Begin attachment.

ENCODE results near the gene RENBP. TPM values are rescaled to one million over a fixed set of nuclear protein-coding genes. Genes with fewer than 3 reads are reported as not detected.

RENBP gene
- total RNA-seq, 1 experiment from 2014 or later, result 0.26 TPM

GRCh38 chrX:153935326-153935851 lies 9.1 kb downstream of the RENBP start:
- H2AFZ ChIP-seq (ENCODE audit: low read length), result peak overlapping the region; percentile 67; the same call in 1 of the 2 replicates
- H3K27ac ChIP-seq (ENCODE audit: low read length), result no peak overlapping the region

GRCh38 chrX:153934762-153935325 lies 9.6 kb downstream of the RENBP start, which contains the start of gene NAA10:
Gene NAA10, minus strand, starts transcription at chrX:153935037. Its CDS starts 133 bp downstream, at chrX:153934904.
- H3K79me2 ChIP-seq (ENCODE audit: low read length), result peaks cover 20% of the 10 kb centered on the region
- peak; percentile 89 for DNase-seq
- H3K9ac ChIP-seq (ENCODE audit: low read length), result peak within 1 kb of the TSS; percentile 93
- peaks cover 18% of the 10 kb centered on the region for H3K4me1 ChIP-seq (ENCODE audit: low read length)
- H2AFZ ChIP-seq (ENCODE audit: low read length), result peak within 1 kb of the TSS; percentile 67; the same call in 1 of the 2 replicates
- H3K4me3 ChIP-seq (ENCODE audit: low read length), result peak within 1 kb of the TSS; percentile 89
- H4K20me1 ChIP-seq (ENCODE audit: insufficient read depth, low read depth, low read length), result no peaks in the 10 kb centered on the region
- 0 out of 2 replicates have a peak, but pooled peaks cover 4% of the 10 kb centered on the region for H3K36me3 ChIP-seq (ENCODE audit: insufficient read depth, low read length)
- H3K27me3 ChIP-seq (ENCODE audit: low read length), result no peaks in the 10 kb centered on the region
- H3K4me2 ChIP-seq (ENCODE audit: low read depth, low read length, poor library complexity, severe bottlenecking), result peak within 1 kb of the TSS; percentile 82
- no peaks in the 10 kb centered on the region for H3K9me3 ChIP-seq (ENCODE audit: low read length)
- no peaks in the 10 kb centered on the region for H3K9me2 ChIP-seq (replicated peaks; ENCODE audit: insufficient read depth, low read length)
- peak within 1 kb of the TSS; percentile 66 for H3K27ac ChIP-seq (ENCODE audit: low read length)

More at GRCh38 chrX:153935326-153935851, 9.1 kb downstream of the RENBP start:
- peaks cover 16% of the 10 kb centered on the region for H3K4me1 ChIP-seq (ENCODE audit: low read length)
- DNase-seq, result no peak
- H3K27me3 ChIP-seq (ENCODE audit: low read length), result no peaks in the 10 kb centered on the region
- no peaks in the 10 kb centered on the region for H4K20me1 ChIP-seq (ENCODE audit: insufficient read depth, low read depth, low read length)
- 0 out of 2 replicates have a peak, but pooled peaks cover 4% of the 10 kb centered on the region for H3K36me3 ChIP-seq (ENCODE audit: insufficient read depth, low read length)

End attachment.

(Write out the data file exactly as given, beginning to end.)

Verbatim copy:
ENCODE results near the gene RENBP. TPM values are rescaled to one million over a fixed set of nuclear protein-coding genes. Genes with fewer than 3 reads are reported as not detected.

RENBP gene
- total RNA-seq, 1 experiment from 2014 or later, result 0.26 TPM

GRCh38 chrX:153935326-153935851 lies 9.1 kb downstream of the RENBP start:
- H2AFZ ChIP-seq (ENCODE audit: low read length), result peak overlapping the region; percentile 67; the same call in 1 of the 2 replicates
- H3K27ac ChIP-seq (ENCODE audit: low read length), result no peak overlapping the region

GRCh38 chrX:153934762-153935325 lies 9.6 kb downstream of the RENBP start, which contains the start of gene NAA10:
Gene NAA10, minus strand, starts transcription at chrX:153935037. Its CDS starts 133 bp downstream, at chrX:153934904.
- H3K79me2 ChIP-seq (ENCODE audit: low read length), result peaks cover 20% of the 10 kb centered on the region
- peak; percentile 89 for DNase-seq
- H3K9ac ChIP-seq (ENCODE audit: low read length), result peak within 1 kb of the TSS; percentile 93
- peaks cover 18% of the 10 kb centered on the region for H3K4me1 ChIP-seq (ENCODE audit: low read length)
- H2AFZ ChIP-seq (ENCODE audit: low read length), result peak within 1 kb of the TSS; percentile 67; the same call in 1 of the 2 replicates
- H3K4me3 ChIP-seq (ENCODE audit: low read length), result peak within 1 kb of the TSS; percentile 89
- H4K20me1 ChIP-seq (ENCODE audit: insufficient read depth, low read depth, low read length), result no peaks in the 10 kb centered on the region
- 0 out of 2 replicates have a peak, but pooled peaks cover 4% of the 10 kb centered on the region for H3K36me3 ChIP-seq (ENCODE audit: insufficient read depth, low read length)
- H3K27me3 ChIP-seq (ENCODE audit: low read length), result no peaks in the 10 kb centered on the region
- H3K4me2 ChIP-seq (ENCODE audit: low read depth, low read length, poor library complexity, severe bottlenecking), result peak within 1 kb of the TSS; percentile 82
- no peaks in the 10 kb centered on the region for H3K9me3 ChIP-seq (ENCODE audit: low read length)
- no peaks in the 10 kb centered on the region for H3K9me2 ChIP-seq (replicated peaks; ENCODE audit: insufficient read depth, low read length)
- peak within 1 kb of the TSS; percentile 66 for H3K27ac ChIP-seq (ENCODE audit: low read length)

More at GRCh38 chrX:153935326-153935851, 9.1 kb downstream of the RENBP start:
- peaks cover 16% of the 10 kb centered on the region for H3K4me1 ChIP-seq (ENCODE audit: low read length)
- DNase-seq, result no peak
- H3K27me3 ChIP-seq (ENCODE audit: low read length), result no peaks in the 10 kb centered on the region
- no peaks in the 10 kb centered on the region for H4K20me1 ChIP-seq (ENCODE audit: insufficient read depth, low read depth, low read length)
- 0 out of 2 replicates have a peak, but pooled peaks cover 4% of the 10 kb centered on the region for H3K36me3 ChIP-seq (ENCODE audit: insufficient read depth, low read length)